Modern offices are intended to be monuments to collaboration that transcend seniority, gender, ethnic identity,
social identity, and job function. This workplace Shangri-La is of course the open plan office, which supposedly eliminates barriers between employees to enhance creativity as multiple points of view are efficiently funneled into a better version of company culture and its product or service. Yet mounting evidence suggests that this is not what the open plan office delivers in reality. What has gone wrong with the supposed work environment of the future?

Essentially, complaints about the open plan office fall into three broad categories:

Physical health: Simply put, researchers have found that, not surprisingly, disease spreads more quickly in open plan offices, leading to more sick days and therefore reduced productivity. Anyone who has been around teachers in the fall would expect this to be the case – did we really need a study to confirm it?

Mental health: Less obvious is that forced collaboration actually seems to increase stress in the workplace rather than decrease it. Dr. Vinesh Oommen of the University of Queensland in Australia concluded in his review of the literature on the topic that “In 90 per cent of the research, the outcome of working in an open-plan office was seen as negative, with open-plan offices causing high levels of stress, conflict, high blood pressure, and a high staff turnover.” Another study published in the Journal of Environmental Psychology found that workers in open plan offices often complain about an inability to focus in these environments given excessive noise and other distractions.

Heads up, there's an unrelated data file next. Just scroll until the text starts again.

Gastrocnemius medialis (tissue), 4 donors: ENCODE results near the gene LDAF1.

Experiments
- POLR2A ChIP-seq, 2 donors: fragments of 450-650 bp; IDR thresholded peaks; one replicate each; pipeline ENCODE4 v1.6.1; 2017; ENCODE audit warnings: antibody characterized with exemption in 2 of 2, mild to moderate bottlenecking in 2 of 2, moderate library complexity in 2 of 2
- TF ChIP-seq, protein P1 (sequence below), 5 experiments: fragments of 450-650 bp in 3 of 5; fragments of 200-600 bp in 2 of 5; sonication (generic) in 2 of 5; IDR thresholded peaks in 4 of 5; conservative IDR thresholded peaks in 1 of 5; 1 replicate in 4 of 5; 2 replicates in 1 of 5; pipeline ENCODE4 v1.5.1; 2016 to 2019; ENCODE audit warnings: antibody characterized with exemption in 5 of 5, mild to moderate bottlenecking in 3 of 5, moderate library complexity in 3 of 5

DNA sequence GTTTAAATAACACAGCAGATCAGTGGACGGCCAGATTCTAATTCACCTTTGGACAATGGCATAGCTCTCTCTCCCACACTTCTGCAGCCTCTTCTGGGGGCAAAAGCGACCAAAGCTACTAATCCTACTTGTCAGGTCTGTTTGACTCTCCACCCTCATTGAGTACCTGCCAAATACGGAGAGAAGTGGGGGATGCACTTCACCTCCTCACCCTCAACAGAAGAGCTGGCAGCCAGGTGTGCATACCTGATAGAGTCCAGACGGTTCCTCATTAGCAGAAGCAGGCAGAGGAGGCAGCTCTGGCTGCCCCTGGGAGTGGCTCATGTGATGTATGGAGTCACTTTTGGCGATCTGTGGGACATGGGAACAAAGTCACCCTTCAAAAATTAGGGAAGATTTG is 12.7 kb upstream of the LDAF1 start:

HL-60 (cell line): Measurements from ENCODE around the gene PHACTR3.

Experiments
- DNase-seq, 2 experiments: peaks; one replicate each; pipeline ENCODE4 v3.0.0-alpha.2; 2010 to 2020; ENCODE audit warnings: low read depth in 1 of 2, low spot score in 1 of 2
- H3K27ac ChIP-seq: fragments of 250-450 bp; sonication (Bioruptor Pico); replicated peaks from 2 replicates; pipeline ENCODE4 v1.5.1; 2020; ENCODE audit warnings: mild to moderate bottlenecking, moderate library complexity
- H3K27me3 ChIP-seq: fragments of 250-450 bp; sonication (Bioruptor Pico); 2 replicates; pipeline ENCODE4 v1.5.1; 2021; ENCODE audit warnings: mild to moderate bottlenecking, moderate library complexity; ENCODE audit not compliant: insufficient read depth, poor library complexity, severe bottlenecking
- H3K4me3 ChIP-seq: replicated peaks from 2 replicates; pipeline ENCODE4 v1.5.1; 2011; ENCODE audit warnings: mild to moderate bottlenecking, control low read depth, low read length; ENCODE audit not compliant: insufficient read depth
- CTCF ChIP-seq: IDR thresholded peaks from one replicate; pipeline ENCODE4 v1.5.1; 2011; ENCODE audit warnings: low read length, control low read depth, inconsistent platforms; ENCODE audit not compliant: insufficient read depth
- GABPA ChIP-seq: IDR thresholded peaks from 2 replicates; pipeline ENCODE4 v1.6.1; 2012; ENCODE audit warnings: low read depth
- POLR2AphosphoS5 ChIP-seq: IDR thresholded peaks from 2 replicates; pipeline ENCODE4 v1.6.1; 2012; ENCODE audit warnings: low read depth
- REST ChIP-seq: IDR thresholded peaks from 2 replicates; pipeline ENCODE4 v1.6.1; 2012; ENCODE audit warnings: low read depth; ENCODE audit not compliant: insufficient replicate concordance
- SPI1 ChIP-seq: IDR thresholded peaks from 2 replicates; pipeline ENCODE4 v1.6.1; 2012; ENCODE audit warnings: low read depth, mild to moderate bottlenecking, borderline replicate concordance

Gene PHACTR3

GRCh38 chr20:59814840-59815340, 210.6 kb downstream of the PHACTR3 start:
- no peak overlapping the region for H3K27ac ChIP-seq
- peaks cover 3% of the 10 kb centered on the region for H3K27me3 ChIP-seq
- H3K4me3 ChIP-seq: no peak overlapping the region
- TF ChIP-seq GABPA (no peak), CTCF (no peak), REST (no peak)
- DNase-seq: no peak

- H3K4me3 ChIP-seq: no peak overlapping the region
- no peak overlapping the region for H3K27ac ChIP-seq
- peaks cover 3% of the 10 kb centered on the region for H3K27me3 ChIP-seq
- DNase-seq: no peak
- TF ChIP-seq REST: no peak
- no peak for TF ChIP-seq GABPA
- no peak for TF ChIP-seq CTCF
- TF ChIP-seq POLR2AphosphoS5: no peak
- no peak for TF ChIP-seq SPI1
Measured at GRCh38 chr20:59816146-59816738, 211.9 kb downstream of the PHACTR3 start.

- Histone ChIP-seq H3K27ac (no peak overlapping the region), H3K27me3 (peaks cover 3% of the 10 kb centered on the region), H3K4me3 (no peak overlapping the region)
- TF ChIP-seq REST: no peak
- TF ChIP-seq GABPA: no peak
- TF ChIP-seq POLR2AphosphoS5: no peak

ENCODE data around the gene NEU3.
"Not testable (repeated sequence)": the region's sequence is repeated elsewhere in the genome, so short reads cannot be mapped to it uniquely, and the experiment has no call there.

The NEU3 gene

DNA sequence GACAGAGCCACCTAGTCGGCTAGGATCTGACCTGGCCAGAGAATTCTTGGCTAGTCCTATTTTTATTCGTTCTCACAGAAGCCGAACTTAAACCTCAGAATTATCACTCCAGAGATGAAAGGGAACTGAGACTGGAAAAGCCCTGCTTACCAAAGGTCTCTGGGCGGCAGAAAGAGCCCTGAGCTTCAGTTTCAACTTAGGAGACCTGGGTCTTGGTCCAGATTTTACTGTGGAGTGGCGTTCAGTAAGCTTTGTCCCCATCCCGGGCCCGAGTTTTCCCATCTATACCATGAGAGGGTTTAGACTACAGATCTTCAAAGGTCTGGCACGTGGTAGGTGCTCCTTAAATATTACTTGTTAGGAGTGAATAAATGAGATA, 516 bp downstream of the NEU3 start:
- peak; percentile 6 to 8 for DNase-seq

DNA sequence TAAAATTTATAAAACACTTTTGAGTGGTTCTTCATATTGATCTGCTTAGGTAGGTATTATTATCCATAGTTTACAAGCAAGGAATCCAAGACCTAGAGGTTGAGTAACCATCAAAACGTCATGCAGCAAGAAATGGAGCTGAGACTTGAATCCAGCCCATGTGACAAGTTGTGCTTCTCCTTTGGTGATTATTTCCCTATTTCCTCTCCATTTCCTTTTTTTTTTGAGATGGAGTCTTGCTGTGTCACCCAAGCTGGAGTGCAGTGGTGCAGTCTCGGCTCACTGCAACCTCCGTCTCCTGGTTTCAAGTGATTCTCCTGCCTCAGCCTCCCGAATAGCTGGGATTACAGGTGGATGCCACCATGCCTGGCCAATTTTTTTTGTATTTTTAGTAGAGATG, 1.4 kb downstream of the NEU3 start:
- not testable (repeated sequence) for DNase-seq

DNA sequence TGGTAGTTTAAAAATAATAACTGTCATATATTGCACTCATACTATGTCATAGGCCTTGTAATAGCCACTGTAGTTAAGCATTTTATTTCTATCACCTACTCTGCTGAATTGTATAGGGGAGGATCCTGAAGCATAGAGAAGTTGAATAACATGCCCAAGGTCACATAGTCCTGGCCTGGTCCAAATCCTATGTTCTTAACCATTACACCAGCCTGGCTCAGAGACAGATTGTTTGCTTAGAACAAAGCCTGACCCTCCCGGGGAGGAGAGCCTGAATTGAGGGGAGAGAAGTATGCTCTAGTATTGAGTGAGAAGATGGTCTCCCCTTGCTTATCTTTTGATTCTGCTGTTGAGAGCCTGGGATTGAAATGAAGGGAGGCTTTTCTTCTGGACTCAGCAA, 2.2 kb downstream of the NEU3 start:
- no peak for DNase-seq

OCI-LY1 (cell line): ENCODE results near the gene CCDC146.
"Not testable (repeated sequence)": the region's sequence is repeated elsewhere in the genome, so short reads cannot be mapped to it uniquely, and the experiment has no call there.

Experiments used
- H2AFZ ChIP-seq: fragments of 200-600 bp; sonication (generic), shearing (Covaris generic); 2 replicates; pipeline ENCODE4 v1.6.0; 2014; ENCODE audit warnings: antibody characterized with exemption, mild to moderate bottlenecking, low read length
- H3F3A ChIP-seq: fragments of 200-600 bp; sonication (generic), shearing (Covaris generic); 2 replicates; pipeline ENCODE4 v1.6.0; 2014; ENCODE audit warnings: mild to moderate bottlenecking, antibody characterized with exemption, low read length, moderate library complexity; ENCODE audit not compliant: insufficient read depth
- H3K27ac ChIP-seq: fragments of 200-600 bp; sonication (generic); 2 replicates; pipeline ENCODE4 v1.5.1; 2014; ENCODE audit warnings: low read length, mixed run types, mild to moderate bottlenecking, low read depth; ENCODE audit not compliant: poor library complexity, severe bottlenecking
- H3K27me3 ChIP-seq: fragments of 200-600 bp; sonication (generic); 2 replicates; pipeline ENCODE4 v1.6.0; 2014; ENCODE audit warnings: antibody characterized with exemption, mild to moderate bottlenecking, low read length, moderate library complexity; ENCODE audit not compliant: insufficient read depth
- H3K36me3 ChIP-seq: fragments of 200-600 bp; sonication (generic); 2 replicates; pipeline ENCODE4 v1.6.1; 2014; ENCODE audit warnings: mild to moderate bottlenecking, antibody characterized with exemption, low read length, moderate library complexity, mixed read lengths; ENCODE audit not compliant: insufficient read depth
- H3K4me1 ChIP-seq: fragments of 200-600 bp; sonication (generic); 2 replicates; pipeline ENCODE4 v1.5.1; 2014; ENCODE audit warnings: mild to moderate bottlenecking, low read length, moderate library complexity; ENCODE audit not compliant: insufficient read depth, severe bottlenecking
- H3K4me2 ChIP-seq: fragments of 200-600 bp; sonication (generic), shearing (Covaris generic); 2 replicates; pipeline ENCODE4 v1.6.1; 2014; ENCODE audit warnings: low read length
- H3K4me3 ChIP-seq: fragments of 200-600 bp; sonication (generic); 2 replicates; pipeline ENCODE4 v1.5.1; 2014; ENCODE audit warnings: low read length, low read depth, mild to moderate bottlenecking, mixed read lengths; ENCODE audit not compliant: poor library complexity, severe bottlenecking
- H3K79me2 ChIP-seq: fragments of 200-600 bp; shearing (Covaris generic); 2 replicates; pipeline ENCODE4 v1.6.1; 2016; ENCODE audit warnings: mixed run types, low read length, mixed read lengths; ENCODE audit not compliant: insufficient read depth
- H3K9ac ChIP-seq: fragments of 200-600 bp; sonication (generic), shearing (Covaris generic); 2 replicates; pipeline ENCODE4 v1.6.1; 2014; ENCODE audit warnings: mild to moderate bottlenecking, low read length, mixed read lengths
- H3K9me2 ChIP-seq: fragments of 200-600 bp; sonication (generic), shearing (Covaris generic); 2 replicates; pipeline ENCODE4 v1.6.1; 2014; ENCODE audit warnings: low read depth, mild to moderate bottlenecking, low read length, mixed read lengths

Office privacy: Again, in what should perhaps have been a logical conclusion, people tend not to want to share EVERYTHING with their co-workers. The work environment is not a place for radical sharing, and yet the trading floor kind of environment favored by devotees such as Michael Bloomberg or Facebook’s Mark Zuckerberg, whose revamped, single-room office space stretches 10 acres, houses 2,800 employees, and is the largest open floor plan in the world, enforces radical sharing. Privacy goes beyond that needed to handle the occasional personal issue that comes up during the day and extends to many work issues, such as confidentiality concerns or even just the need to work without prying eyes until said work is ready to be formally presented.

Does this mean that open office plans must be completely redesigned from the ground up? While this might be a good solution at some stage, there are other solutions that can be implemented more quickly and more cheaply than a full redesign. Decorative window film can make glass walls opaque, Casper cloaking film can be used to make computer screens unreadable to anyone except the user, and roller shades and blinds can also be added to glass windows and walls for building privacy.

Contact the experts at Signals Defense in Owing Mills, MD for a free consultation. Your employees and your bottom line will thank you for it!